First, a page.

Similar examples abound. On Black Friday, the data CAFÉ reported sales trends from East Coast stores so that they were optimally stocked on the West Coast before customers even arrived. On Halloween, analysts notified select stores around the country that they’d forgotten to stock a novelty cookie that sold particularly well during the holiday.
In each case, analytics let the company act on information immediately after learning about it. Paraphrasing a former colleague, Abate adds, “Right after an event occurs, the value of data is the highest. As time goes on the value drops. If it takes too long to turn data into action, there’s no value at all.”
Not what you have, but how you use it
He adds that the powerful computers and sophisticated displays aren’t the source of good data analysis, but help analysts “get from data chaos to predictive analytics the fastest way possible.”
Of the many systems Abate has reviewed, raw data is rarely the problem. On the flip side, collecting raw data is almost never the solution. “You have to know how to describe the data, how to turn it from data, to information, to knowledge, to wisdom,” he says.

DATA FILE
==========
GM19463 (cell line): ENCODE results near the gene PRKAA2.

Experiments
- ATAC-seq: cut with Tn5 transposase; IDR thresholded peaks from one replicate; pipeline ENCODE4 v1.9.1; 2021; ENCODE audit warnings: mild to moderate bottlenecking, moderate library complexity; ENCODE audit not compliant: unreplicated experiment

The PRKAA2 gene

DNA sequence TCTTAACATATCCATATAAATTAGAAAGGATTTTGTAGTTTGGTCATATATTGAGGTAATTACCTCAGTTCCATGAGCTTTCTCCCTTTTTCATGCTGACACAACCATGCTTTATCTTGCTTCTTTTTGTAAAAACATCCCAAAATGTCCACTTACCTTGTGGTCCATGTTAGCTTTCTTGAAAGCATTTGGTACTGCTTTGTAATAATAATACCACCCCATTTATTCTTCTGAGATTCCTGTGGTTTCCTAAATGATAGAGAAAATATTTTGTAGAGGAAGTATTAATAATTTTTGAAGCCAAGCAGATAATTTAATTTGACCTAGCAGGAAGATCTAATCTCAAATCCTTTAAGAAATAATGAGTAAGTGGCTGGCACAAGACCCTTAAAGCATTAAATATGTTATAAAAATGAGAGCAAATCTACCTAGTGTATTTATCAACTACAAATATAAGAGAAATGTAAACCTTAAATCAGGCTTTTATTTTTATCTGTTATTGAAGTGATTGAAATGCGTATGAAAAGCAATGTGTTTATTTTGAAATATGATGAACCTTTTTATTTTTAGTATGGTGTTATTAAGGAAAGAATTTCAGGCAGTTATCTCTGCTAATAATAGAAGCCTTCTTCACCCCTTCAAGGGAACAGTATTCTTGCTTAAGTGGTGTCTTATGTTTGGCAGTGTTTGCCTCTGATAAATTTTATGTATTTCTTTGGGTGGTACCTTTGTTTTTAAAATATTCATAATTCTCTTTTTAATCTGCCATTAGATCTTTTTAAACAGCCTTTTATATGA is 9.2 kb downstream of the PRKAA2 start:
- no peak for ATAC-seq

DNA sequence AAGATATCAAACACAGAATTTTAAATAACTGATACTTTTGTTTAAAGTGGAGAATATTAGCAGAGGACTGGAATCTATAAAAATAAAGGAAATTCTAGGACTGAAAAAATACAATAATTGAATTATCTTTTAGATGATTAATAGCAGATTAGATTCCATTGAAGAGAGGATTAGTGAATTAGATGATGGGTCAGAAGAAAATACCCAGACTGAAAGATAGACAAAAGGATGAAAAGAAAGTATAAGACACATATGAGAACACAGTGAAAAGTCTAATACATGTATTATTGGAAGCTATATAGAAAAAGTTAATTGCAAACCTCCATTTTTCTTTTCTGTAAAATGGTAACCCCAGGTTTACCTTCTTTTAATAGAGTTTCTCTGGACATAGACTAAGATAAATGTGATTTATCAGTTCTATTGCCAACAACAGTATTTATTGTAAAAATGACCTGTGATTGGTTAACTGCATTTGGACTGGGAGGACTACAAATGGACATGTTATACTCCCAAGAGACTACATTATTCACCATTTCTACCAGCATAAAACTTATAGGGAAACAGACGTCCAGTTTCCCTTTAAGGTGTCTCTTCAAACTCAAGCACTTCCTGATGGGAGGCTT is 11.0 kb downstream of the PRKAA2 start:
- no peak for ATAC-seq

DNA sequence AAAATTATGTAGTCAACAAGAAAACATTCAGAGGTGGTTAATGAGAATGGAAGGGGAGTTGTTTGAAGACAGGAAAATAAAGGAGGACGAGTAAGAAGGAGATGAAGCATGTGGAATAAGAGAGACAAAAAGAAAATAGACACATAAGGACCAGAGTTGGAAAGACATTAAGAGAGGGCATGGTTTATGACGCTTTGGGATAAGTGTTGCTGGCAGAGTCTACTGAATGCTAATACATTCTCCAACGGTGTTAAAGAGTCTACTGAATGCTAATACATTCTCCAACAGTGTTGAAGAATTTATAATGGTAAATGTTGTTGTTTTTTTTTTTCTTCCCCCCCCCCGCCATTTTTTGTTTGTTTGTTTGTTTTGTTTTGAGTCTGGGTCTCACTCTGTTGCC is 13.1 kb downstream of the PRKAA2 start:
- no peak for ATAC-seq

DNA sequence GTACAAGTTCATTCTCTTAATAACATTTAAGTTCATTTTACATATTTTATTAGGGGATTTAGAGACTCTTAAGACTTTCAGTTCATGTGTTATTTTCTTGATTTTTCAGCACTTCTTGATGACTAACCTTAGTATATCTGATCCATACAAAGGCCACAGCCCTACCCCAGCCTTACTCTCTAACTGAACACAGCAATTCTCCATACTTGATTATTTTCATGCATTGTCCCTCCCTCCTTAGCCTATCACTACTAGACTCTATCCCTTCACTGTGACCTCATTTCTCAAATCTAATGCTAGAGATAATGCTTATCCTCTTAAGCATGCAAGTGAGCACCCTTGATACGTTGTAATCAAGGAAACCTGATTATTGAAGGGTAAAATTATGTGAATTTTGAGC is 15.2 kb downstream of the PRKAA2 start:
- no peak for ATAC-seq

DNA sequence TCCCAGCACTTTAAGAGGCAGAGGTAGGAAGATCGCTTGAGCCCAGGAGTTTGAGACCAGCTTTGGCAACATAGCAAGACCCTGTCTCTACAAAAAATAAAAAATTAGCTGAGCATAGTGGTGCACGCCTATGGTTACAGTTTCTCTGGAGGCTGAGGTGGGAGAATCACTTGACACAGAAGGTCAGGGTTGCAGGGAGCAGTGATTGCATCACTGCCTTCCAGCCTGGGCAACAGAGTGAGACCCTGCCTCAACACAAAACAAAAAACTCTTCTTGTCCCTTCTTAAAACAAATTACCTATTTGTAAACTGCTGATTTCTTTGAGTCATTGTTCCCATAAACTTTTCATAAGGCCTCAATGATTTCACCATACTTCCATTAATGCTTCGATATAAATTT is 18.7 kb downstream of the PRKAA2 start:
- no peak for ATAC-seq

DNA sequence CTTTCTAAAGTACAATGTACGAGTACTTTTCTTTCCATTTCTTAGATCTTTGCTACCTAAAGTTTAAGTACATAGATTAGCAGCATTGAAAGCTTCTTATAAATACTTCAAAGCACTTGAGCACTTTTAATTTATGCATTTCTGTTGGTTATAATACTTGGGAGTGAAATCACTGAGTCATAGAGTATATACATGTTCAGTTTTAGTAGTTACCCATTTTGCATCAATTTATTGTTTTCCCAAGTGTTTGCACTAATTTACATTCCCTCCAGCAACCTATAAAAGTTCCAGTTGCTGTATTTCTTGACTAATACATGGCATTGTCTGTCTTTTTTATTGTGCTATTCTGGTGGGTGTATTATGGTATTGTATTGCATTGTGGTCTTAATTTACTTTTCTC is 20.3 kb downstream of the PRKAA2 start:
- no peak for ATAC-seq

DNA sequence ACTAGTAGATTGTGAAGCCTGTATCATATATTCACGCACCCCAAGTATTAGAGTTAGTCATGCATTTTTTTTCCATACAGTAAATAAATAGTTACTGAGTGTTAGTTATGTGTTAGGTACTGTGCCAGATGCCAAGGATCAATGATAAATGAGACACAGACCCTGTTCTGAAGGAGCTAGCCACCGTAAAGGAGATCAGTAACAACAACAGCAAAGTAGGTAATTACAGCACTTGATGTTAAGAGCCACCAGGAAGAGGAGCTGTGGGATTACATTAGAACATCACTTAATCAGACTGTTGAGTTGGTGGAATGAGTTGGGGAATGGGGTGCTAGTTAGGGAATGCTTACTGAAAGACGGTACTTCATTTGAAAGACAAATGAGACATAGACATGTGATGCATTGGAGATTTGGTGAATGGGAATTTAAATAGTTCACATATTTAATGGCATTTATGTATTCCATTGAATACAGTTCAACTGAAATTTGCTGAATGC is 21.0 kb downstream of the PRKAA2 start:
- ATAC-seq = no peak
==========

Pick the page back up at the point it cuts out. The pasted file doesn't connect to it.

An example of data: the number 27. Without any context it’s meaningless. It only becomes valuable information when it’s clear the number refers to 27 Chinese restaurants.
But the end goal is insight, not just clarity. In this case “insight” demonstrates an understanding of a client’s question. If the client is a family in Georgia looking for a place to eat, then the data needs to be refined to 27 Chinese restaurants within 5 miles of Atlanta, Georgia, that are all five-star Zagat-rated. This string of information is infinitely more useful than just “27.”